While Philadelphia’s economy will certainly take a hit without the semi-popular Sixers season, the area has sports-related alternatives for individuals like Heather and Josh, who have at least been able to find some form of work in the Wells Fargo Center. This is an advantage over lockout-struck cities with only one professional sports franchise. While Philadelphia fans still have the Flyers and Eagles to fall back on, which might be enough to keep the local bar and business scene afloat in and of itself, other cities will suffer serious economic issues if the lockout stretches season-long, as many expect it to.
Oklahoma City, Portland, Orlando, San Antonio, Utah, Sacramento, and Memphis are all single franchise locations which have had to eliminate dozens of employees, leaving those laid off from the lockout with a glaring lack of alternatives. The direct impact on such cities is an estimated million dollars for each game missed; a number that rapidly expands as additional aspects are added to it. While players, the smart ones at least, had the opportunity to prepare for this situation and stockpile some savings, most people who are directly impacted by this lockout did not have this same advantage, as they were not annually grossing millions of dollars, but rather just trying to make ends meet. “I did not know about the lockout or that I would be potentially losing work until sometime this summer,” explains Heather, capturing the lack of preparedness by many NBA and arena employees heading into this lengthy lockout.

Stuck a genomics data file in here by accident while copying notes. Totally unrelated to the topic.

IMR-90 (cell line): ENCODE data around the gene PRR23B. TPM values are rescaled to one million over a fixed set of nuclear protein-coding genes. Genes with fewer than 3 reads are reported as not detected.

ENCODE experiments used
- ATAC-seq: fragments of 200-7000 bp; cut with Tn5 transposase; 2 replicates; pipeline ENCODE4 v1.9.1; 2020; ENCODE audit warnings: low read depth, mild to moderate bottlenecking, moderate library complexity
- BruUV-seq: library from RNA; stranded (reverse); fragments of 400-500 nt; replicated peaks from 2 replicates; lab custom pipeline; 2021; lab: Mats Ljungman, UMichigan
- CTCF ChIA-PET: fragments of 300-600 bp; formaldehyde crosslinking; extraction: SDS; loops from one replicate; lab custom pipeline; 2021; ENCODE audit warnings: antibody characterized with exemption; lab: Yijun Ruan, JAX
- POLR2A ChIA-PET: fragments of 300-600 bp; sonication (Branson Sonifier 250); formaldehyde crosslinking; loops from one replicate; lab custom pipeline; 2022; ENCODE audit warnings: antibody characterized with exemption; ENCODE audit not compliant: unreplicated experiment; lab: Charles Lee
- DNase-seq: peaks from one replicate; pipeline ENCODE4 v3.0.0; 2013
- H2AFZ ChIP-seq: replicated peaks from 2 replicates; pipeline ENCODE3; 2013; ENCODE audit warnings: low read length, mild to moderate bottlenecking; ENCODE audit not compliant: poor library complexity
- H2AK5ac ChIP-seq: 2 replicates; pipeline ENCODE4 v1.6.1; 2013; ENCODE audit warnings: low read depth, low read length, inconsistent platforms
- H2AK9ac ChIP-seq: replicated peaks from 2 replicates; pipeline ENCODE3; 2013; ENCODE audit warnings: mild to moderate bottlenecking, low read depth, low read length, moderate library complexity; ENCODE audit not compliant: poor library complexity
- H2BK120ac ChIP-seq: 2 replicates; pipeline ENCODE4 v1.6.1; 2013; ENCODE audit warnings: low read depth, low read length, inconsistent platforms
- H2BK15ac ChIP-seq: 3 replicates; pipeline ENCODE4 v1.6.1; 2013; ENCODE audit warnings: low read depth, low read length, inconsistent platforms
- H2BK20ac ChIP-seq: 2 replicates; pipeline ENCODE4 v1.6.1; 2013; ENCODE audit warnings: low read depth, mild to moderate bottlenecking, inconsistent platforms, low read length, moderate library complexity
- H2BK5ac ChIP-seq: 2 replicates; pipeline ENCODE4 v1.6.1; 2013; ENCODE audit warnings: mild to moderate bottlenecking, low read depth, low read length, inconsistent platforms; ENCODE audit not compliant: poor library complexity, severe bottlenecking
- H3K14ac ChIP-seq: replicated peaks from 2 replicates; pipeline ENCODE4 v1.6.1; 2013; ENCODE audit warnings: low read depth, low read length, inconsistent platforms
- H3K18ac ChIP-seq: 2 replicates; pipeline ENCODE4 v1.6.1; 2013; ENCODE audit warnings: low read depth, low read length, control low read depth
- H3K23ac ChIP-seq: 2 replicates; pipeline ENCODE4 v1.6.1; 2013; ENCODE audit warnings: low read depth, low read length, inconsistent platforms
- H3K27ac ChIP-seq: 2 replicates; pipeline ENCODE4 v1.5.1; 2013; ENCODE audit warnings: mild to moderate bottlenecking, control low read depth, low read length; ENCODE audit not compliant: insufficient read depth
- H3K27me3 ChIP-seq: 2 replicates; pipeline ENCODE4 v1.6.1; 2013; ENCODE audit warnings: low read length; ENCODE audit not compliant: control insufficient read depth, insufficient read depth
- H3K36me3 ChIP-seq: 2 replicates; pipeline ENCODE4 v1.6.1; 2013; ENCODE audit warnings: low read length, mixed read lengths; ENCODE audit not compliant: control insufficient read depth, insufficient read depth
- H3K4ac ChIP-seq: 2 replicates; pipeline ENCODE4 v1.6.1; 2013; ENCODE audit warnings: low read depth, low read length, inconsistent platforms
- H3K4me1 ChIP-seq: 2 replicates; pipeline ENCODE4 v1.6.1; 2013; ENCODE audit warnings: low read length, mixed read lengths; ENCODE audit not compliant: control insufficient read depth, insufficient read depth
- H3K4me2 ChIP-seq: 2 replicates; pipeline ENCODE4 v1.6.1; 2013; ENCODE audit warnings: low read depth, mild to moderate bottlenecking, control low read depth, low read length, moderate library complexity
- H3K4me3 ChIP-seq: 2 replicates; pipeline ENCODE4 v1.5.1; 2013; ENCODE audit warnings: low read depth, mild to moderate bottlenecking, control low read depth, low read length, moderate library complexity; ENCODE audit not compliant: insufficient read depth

“It has been tough on everyone,” explains Bill, a local basketball blogger, who has seen traffic on his site dip way down due to the lack of League news, aside from the tired lockout talk, illustrating yet another angle that has been impacted by the players’ inability to come to an agreement with the owners. With no new news to report or stories to develop, those who pen NBA-related pieces can be added to the list of individuals negatively impacted by this season’s stoppage, not to mention the millions involved in selling NBA merchandise.
The longer the lockout lasts, the direr the straits become for those dependant on the National Basketball Association for more than entertainment. “We want to get this done as quickly as possible. We know we are far from the only ones being affected,” stated Player Union President Derek Fisher early on in these unpleasant proceedings. While his sentiment is completely correct, the inability of the players and owners to come to an agreement in a reasonable time has rubbed many the wrong way, garnering the Players Union adjectives such as greedy, selfish, and self-centered.
While the players cannot be condemned for trying to secure the best deal for themselves, it is difficult to improve public opinion while so many helpless employees are being hurt financially while the owners and players bicker over billions. Eventually, the lockout will end and the majority of the players will bounce back, but in many cases the damage has already been done. While the media may have you believe that the real loss in the fact that the lockout may well stretch past Christmas is that fans won’t get to see Derrick Rose battle Kobe Bryant while enjoying their Holiday ham, others such as Heather are left to worry about where their kids’ Christmas presents are going to come from. So, while the lack of play may be an inconvenience to NBA enthusiasts, it has a much deeper significance to all of those who rely on the League for their livelihood; something that you can only hope is taken into account next time owners and players sit at the negotiating table.